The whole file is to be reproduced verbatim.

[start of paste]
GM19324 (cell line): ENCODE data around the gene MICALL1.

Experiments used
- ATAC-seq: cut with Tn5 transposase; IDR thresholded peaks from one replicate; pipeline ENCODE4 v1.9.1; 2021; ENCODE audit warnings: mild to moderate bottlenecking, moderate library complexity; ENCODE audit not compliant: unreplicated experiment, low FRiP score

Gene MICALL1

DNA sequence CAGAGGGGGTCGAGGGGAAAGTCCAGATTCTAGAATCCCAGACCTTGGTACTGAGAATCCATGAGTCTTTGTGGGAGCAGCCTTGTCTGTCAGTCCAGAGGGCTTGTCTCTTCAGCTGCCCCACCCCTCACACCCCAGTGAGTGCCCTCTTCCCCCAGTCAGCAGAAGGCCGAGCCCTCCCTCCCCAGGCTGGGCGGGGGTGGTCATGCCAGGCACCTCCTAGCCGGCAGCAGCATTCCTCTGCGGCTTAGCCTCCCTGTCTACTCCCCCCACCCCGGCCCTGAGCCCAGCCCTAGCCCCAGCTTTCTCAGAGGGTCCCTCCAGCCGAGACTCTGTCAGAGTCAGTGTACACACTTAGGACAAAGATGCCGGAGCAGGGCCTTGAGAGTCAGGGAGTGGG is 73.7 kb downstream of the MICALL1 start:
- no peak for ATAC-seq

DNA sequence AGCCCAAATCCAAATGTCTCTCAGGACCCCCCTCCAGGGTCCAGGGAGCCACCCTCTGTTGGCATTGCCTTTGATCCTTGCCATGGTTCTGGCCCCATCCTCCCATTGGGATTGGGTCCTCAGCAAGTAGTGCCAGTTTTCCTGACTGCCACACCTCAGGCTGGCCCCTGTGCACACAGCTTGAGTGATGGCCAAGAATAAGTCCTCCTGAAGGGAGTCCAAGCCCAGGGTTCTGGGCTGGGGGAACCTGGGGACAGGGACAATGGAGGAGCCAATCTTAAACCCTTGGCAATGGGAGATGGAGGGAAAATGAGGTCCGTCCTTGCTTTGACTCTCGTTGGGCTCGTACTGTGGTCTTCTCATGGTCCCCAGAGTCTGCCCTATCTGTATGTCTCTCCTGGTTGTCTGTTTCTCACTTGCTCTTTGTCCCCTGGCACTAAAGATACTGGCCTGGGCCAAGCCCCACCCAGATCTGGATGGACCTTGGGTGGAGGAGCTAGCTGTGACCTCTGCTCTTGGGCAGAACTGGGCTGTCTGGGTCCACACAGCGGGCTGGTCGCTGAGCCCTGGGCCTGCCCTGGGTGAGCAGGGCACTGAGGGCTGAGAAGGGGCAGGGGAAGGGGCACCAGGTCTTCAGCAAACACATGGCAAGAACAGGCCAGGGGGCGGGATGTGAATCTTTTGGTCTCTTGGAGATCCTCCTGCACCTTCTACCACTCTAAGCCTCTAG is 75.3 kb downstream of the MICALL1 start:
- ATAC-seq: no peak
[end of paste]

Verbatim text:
GM19324 (cell line): ENCODE data around the gene MICALL1.

Experiments used
- ATAC-seq: cut with Tn5 transposase; IDR thresholded peaks from one replicate; pipeline ENCODE4 v1.9.1; 2021; ENCODE audit warnings: mild to moderate bottlenecking, moderate library complexity; ENCODE audit not compliant: unreplicated experiment, low FRiP score

Gene MICALL1

DNA sequence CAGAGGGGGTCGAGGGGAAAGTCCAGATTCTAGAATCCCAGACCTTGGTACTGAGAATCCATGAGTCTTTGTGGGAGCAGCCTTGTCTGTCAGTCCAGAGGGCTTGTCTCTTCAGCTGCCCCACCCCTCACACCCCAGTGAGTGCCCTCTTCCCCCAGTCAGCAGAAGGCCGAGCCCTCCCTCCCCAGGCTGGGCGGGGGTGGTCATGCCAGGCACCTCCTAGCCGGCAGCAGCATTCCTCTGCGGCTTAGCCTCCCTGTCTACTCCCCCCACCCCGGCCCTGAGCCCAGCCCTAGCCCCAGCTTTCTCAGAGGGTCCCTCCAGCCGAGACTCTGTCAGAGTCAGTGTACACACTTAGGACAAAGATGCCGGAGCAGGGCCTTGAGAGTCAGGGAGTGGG is 73.7 kb downstream of the MICALL1 start:
- no peak for ATAC-seq

DNA sequence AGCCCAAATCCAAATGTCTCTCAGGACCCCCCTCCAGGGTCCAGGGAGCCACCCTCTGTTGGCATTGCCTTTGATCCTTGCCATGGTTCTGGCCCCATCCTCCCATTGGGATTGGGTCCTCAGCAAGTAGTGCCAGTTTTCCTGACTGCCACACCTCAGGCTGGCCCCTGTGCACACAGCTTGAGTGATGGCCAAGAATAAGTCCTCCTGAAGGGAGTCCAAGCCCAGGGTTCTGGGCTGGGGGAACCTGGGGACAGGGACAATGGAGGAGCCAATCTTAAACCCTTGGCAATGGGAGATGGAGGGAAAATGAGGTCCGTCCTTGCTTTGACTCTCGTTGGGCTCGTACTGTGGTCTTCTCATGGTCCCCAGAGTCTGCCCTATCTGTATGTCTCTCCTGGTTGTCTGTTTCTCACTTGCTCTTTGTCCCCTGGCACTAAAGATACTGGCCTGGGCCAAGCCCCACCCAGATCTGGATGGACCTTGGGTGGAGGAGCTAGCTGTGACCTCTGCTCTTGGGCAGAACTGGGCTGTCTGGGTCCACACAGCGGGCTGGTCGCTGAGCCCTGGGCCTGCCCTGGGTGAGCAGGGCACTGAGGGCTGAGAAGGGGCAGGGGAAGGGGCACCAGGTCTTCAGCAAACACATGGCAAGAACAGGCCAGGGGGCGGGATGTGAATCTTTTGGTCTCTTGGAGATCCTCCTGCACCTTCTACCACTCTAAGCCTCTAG is 75.3 kb downstream of the MICALL1 start:
- ATAC-seq: no peak